One of the key aims of the Europe 2020 strategy is to foster research, development and innovation. This article is part of a set of statistical articles based on the Eurostat Regional Yearbook publication. It presents statistical information analysing regional developments for a range of science and technology indicators within the European Union (EU), including the following domains: research and development (R & D), the number of researchers, human resources in science and technology (HRST), employment in high technology sectors and patent applications.
Main statistical findings
Regional research, knowledge and innovative capacity depends on a range of factors — business culture, workforce skills, education and training institutions, innovation support services, technology transfer mechanisms, regional infrastructure, the mobility of researchers, sources of finance and creative potential. Education, training and lifelong learning are considered vital to developing a region’s capacity to innovate, with universities across the EU increasingly implicated in the commercialisation of research, collaboration with regional businesses, and developing the entrepreneurial mind-set of students.
While EU funding seeks to target all regions, the innovation divide across Europe’s regions reflects a pattern whereby the majority of EU regions are low absorbers of Framework Programme funding and structural funds designed to raise their modest levels of research and innovation. There appears to be a regional innovation paradox, whereby those regions characterised by established innovative activity maintain their position as innovative leaders, while those that trail behind fail to catch-up, despite efforts to specifically target funding and policy prescriptions to these regions.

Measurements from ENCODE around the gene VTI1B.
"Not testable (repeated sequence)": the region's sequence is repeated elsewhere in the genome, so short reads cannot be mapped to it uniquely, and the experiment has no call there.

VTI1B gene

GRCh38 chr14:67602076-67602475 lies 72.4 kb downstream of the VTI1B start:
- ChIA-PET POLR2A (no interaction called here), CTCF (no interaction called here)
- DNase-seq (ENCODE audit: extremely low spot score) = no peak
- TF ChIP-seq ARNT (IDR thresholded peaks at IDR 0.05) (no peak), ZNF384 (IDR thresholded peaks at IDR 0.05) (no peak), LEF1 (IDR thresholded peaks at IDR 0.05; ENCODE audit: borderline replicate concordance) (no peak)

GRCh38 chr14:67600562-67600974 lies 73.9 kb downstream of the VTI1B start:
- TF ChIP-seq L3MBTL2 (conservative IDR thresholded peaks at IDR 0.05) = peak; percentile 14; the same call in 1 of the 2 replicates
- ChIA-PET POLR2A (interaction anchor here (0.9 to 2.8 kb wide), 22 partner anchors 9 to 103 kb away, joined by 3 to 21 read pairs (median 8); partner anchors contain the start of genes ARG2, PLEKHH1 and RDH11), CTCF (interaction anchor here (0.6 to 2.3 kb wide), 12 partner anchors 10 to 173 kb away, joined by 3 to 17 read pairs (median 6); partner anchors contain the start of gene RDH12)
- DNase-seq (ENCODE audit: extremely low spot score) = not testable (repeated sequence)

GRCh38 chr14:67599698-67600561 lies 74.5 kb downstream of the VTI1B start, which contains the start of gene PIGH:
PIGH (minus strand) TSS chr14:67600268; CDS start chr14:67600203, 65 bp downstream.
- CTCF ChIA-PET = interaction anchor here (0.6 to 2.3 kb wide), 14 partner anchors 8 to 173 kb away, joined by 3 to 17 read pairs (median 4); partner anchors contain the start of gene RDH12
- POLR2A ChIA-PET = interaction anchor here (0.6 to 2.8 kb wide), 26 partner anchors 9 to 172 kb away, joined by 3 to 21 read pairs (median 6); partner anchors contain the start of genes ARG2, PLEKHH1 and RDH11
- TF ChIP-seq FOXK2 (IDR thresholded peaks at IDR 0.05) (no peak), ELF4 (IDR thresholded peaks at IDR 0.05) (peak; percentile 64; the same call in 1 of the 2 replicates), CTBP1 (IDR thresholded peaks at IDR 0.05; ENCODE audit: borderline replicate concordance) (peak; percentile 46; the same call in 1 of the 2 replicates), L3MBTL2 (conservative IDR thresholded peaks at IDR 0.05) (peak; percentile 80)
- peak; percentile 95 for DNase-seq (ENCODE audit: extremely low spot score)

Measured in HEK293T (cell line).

Research and development intensity
The average research and development spend in the EU-28 was EUR 526 per inhabitant in 2012
Map 1: R & D intensity, by NUTS 2 regions, 2011 (1)
(total R & D expenditure as a % of GDP) - Source: Eurostat (rd_e_gerdreg)
Intramural R & D expenditure (GERD) was estimated to be EUR 266.9 billion across the EU-28 in 2012; this equated to an average of EUR 526 of research and development expenditure per inhabitant. A decade earlier, in 2002, R & D expenditure per inhabitant had stood at EUR 382 per inhabitant; note that these figures are in current prices and therefore include the effects of price inflation.